In re Orietta Echeverria

Not overruled or negatively treated on appealinfoCoverage
Appellate Division of the Supreme Court of New York, First DepartmentJun 21, 2011
85 A.D.3d 580 (N.Y. App. Div. 2011)
85 A.D.3d 580925 N.Y.S.2d 4852011 N.Y. Slip Op. 5353

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No. 5382.

June 21, 2011.

Judgment, Supreme Court, New York County (Manuel J. Mendez, J.), entered August 17, 2010, which denied the CPLR article 78 petition and dismissed the proceeding to annul respondent's determination, dated June 3, 2009, denying petitioner's "remaining family member" grievance, unanimously affirmed, without costs.

Michael Stepper, New York, for appellant.

Sonya M. Kaloyanides, New York (Seth E. Kramer of counsel), for respondent.

Before: Concur — Mazzarelli, J.P., Andrias, Moskowitz, Richter and Abdus-Salaam, JJ.

Petitioner does not qualify as a remaining family member because she did not enter the apartment lawfully, and never received written permission for permanent occupancy from housing management ( see Matter of Valentin v New York City Hous. Auth., 72 AD3d 486, 487; Matter of Abreu v New York City Hous. Auth. E. Riv. Houses, 52 AD3d 432; Jamison v New York City Hous. Auth.-Lincoln Houses, 25 AD3d 501, 502). Indeed, the record shows that the tenant of record's (petitioner's mother) permanent permission request to add petitioner as a permanent occupant had been denied on the ground that petitioner was too young to reside in a "senior building." The record affords no legal basis for relieving petitioner of the written notice requirement, as she failed to demonstrate that respondent knew or implicitly approved of her residency in the apartment ( see Matter of McFarlane v New York City Hous. Auth., 9 AD3d 289, 291). Even if the permanent permission request had been approved, petitioner could not have fulfilled the one-year occupancy rule, as her mother submitted the request only two months before her death ( see Matter of Torres v New York City Hous. Auth., 40 AD3d 328, 330).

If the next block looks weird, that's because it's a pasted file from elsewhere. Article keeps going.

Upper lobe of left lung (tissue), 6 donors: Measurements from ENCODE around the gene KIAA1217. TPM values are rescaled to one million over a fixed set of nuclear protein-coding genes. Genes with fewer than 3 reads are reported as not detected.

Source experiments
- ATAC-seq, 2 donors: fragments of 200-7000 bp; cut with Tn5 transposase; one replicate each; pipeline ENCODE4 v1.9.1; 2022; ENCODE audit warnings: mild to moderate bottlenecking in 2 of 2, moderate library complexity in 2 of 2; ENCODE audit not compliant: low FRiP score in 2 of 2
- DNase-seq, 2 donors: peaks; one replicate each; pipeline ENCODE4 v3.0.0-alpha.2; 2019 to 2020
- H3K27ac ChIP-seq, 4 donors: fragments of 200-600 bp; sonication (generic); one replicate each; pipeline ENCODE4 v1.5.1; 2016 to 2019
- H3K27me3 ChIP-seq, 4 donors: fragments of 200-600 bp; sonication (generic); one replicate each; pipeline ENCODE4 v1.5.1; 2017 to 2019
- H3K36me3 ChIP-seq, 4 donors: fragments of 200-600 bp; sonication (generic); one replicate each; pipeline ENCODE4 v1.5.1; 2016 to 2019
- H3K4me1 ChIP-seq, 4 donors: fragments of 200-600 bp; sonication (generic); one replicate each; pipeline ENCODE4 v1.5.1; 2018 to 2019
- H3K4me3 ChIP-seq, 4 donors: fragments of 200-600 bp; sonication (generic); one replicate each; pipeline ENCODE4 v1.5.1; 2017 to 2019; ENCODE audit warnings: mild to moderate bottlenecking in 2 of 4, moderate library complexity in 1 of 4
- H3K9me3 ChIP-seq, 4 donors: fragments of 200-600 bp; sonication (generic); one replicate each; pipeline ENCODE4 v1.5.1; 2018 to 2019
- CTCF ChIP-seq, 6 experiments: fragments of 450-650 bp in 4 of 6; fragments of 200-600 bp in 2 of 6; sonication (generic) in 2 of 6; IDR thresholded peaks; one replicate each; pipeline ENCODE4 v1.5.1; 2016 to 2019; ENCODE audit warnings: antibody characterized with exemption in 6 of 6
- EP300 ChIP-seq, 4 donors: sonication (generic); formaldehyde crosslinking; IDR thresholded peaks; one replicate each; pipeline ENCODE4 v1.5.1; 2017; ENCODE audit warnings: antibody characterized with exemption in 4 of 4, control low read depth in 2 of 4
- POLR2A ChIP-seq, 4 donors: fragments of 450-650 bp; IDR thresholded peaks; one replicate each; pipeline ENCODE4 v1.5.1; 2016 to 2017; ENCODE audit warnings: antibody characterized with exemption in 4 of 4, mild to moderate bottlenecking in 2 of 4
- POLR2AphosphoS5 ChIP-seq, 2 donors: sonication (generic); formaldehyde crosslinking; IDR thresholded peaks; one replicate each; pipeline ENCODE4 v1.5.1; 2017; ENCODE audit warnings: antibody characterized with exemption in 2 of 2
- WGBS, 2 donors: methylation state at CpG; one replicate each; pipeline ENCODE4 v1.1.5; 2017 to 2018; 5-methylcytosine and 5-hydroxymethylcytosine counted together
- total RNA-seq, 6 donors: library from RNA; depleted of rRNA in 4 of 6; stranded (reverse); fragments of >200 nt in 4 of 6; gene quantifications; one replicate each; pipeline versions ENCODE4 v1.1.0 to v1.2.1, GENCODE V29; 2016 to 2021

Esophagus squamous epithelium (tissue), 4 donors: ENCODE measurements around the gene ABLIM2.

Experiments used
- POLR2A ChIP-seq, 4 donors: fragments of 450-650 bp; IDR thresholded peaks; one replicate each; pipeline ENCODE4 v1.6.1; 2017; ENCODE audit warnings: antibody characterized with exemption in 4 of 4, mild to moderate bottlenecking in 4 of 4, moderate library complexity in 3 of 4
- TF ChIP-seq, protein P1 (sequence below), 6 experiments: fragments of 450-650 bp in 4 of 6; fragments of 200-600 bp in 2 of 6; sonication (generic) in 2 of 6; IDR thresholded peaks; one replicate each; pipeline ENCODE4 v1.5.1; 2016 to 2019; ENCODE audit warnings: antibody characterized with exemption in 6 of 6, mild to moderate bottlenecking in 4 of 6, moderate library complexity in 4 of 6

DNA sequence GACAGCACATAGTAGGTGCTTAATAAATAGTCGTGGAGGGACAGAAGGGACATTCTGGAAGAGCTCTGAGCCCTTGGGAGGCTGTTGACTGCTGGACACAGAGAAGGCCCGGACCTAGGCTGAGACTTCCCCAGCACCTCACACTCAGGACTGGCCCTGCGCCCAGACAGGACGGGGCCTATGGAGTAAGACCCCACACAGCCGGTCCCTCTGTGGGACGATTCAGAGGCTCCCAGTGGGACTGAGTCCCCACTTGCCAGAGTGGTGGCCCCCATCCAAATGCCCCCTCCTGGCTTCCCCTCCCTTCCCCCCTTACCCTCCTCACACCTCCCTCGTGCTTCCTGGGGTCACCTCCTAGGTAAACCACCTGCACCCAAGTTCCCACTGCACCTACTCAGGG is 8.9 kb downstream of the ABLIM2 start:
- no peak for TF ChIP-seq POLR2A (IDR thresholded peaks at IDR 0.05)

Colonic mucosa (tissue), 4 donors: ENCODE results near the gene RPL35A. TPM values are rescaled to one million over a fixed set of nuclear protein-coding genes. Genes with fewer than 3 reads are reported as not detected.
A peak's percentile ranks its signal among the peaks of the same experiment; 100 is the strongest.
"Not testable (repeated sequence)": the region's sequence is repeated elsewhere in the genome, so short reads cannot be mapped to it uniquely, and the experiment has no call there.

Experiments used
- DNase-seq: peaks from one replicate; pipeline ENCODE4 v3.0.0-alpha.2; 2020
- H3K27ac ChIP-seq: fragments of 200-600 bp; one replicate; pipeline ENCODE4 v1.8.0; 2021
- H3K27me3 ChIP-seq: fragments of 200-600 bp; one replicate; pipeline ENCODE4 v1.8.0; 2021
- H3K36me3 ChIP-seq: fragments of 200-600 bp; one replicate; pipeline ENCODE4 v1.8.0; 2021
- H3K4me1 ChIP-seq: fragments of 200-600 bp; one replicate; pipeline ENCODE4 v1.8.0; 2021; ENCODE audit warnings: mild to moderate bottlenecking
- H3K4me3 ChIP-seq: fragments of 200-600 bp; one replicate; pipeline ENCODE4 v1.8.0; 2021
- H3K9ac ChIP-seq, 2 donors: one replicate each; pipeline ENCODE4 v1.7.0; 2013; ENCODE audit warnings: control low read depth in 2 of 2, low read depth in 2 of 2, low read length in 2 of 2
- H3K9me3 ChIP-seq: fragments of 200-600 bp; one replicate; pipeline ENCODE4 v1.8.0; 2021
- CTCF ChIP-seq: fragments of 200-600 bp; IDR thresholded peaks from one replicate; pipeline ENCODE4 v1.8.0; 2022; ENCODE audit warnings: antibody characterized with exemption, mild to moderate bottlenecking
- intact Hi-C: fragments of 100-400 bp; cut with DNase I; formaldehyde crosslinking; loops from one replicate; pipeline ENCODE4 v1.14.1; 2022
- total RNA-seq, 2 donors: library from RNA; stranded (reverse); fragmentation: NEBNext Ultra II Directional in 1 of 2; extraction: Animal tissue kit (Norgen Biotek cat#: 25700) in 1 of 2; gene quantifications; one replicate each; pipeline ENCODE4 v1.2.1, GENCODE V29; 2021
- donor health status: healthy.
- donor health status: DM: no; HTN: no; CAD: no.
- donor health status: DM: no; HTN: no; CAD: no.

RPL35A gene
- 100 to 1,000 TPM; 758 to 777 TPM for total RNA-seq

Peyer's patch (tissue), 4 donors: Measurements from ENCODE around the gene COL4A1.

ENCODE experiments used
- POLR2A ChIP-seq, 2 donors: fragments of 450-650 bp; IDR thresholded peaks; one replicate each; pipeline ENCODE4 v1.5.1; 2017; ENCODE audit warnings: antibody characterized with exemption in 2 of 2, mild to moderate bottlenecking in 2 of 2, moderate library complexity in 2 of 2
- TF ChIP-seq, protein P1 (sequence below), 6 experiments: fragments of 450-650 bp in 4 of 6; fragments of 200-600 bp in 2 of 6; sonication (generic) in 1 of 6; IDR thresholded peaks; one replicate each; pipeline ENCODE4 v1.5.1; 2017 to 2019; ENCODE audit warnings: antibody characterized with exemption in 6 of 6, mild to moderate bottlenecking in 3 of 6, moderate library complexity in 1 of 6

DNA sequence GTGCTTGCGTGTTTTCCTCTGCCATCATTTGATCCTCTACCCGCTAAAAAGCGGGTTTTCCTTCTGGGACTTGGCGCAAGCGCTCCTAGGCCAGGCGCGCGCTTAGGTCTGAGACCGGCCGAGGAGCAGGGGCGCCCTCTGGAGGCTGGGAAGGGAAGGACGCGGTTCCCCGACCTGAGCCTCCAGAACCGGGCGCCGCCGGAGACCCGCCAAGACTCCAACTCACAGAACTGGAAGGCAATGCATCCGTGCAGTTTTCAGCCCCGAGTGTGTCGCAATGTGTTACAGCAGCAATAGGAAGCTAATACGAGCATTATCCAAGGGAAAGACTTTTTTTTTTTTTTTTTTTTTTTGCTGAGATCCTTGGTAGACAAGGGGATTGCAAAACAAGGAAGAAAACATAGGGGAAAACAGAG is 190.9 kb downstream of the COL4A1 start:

Petitioner's argument that respondent should afford her mother, who suffered from rheumatoid arthritis, the "reasonable accommodation" of permitting an amendment to the mother's affidavit of income to reflect petitioner's occupancy is unavailing, as petitioner does not have standing to invoke the Americans with Disabilities Act ( 42 USC § 12132) on behalf of her mother ( see Matter of Rivera v New York City Hous. Auth., 60 AD3d 509, 510). Further, although the evidence shows that the deceased was physically disabled and required petitioner's sister to prepare and sign documents on her behalf, no evidence indicates that she lacked the mental capacity to ensure that the affidavit was properly completed. In any event, respondent's determination is supported by substantial evidence even without the affidavit.

We have reviewed petitioner's remaining contentions and find them unavailing.